Sometimes the free thing is generic, such as a $500 coupon for grocery shopping. Sites such as FreeDVDs.com, FreeCDs.com, even FreeCondoms.com exist for this purpose. Other offers are more specific: Win a free Dell Computer, get a $25 Wal-Mart or Home Depot Gift Card, or get a free iPod.
Sometimes these promotions are set up like a contest or survey: "Take the Taste Challenge. Which do you prefer Coke or Pepsi?" Most, although not all, use brand names you would recognize in the body of the e-mail, with logos prominently displayed. The end result is that the e-mails gain legitimacy because of their association with known brands.
Of course the problem is that the brand names featured in e-mails have not given permission for these companies to use the brands. So how do they get away with it? If you read the small print, there is usually a disclaimer to the effect of -- Apple Computers is not affiliated with this promotion. That still doesn't make it legal to use these trademarks for their own purposes. Mostly they get away with it because companies such as Home Depot do not have the time to track them down and sue. It is too small potatoes and too time consuming to go after them. So, the practice continues.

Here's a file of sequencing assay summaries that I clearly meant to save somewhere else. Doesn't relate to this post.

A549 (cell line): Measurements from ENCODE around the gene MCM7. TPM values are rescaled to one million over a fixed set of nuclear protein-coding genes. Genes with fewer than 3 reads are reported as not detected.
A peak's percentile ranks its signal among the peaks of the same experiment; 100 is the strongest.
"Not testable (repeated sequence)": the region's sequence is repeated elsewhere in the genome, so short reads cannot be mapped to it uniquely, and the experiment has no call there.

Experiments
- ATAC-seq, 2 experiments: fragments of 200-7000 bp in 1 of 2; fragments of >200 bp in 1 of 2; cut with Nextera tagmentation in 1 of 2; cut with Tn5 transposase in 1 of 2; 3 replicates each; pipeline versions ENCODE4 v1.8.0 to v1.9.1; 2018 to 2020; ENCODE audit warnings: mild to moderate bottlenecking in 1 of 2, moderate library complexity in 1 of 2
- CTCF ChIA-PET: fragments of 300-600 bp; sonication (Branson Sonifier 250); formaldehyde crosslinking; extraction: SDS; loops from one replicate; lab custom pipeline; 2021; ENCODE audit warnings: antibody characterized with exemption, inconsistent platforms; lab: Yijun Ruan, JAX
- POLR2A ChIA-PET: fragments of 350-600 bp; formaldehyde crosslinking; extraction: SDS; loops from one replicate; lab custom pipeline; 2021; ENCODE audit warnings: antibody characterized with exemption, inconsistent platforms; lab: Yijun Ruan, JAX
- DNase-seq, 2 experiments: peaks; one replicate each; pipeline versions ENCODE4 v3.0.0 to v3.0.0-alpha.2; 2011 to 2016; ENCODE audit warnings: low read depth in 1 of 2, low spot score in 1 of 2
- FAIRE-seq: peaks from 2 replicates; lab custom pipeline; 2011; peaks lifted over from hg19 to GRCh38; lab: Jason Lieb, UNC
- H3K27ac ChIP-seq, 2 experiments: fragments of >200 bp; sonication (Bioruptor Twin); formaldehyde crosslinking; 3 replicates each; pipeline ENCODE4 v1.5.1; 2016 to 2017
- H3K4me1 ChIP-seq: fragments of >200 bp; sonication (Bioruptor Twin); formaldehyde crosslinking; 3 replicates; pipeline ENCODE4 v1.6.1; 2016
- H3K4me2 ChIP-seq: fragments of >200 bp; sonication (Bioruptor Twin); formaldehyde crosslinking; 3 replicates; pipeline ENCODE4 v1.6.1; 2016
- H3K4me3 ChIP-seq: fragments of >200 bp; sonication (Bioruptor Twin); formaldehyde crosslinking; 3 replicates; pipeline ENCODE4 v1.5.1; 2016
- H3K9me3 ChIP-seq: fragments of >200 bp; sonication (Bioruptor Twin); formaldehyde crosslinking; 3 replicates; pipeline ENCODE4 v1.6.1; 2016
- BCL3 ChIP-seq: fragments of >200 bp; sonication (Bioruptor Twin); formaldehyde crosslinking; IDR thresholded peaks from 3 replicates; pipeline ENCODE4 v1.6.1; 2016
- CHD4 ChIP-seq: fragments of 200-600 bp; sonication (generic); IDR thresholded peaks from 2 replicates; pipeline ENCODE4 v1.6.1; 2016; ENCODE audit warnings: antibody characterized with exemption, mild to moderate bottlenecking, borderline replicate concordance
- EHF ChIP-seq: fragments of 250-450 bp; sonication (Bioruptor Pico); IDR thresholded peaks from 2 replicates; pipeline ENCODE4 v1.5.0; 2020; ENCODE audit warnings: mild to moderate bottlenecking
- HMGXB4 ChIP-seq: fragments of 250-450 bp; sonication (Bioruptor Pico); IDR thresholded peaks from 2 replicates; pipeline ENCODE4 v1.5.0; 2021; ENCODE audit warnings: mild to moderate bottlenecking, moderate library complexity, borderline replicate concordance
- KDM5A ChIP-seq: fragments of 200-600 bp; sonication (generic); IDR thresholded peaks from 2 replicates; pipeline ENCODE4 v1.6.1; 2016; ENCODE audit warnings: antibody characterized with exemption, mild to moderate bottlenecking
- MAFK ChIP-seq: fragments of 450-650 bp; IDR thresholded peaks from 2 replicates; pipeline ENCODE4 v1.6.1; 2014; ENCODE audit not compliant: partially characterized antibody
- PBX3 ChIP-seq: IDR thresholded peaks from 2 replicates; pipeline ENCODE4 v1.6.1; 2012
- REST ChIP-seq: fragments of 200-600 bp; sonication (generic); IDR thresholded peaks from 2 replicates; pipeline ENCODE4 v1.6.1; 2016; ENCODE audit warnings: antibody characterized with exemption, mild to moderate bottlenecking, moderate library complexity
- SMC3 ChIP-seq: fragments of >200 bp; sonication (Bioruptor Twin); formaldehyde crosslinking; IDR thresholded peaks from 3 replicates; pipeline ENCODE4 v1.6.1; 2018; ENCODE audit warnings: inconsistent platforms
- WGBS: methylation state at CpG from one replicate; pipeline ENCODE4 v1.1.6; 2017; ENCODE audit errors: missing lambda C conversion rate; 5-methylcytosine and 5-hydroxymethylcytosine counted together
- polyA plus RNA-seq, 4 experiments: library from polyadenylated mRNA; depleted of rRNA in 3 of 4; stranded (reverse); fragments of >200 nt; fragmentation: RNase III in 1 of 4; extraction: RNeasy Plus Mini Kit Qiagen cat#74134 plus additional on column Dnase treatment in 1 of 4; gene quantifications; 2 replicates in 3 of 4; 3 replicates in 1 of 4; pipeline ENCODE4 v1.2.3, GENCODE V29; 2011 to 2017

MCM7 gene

Unfortunately, people reading these e-mails and reporting them as spam do not read the fine print, so companies such as Wal-Mart get branded as spammers instead of the MyFreeWhatHaveYou.coms of the world. With companies like Kraft getting sued for their Gevalia e-mails, these brand-hijacking e-mails could have more serious consequences for marketers than a simple annoyance.
One solution to the problem, a solution that would take the burden off of individual companies, would be to add a prohibition on misusing brand names in the Can Spam laws. This would take the burden of policing off of the backs of individual companies and make a federal or state crime that could be prosecuted as part of the general anti-spam legislation.